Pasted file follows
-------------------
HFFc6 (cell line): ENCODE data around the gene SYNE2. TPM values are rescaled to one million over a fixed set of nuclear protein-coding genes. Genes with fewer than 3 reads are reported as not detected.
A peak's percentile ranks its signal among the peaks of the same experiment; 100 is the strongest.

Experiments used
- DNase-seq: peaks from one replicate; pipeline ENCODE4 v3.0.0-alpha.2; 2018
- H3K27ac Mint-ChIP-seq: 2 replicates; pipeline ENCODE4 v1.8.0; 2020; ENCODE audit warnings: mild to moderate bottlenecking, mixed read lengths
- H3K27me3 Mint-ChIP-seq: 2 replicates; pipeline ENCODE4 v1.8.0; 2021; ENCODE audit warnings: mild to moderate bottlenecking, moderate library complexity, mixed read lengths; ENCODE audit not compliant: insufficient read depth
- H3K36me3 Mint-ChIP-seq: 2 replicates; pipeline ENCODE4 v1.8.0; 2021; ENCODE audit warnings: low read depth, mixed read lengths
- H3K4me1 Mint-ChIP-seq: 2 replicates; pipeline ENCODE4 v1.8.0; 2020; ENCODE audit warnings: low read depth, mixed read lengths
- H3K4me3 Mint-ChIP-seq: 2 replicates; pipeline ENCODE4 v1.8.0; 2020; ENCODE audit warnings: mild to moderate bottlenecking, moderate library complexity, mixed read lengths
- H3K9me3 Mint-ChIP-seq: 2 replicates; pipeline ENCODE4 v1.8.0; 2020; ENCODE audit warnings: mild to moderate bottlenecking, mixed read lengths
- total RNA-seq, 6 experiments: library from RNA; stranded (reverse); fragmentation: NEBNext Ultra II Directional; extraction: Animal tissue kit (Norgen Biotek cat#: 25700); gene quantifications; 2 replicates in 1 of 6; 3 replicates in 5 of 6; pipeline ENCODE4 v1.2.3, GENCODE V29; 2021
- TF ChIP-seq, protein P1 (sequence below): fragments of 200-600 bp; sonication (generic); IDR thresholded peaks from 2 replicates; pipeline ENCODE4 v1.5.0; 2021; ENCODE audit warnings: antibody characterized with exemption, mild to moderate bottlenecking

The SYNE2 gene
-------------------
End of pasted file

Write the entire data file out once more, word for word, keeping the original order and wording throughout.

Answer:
HFFc6 (cell line): ENCODE data around the gene SYNE2. TPM values are rescaled to one million over a fixed set of nuclear protein-coding genes. Genes with fewer than 3 reads are reported as not detected.
A peak's percentile ranks its signal among the peaks of the same experiment; 100 is the strongest.

Experiments used
- DNase-seq: peaks from one replicate; pipeline ENCODE4 v3.0.0-alpha.2; 2018
- H3K27ac Mint-ChIP-seq: 2 replicates; pipeline ENCODE4 v1.8.0; 2020; ENCODE audit warnings: mild to moderate bottlenecking, mixed read lengths
- H3K27me3 Mint-ChIP-seq: 2 replicates; pipeline ENCODE4 v1.8.0; 2021; ENCODE audit warnings: mild to moderate bottlenecking, moderate library complexity, mixed read lengths; ENCODE audit not compliant: insufficient read depth
- H3K36me3 Mint-ChIP-seq: 2 replicates; pipeline ENCODE4 v1.8.0; 2021; ENCODE audit warnings: low read depth, mixed read lengths
- H3K4me1 Mint-ChIP-seq: 2 replicates; pipeline ENCODE4 v1.8.0; 2020; ENCODE audit warnings: low read depth, mixed read lengths
- H3K4me3 Mint-ChIP-seq: 2 replicates; pipeline ENCODE4 v1.8.0; 2020; ENCODE audit warnings: mild to moderate bottlenecking, moderate library complexity, mixed read lengths
- H3K9me3 Mint-ChIP-seq: 2 replicates; pipeline ENCODE4 v1.8.0; 2020; ENCODE audit warnings: mild to moderate bottlenecking, mixed read lengths
- total RNA-seq, 6 experiments: library from RNA; stranded (reverse); fragmentation: NEBNext Ultra II Directional; extraction: Animal tissue kit (Norgen Biotek cat#: 25700); gene quantifications; 2 replicates in 1 of 6; 3 replicates in 5 of 6; pipeline ENCODE4 v1.2.3, GENCODE V29; 2021
- TF ChIP-seq, protein P1 (sequence below): fragments of 200-600 bp; sonication (generic); IDR thresholded peaks from 2 replicates; pipeline ENCODE4 v1.5.0; 2021; ENCODE audit warnings: antibody characterized with exemption, mild to moderate bottlenecking

The SYNE2 gene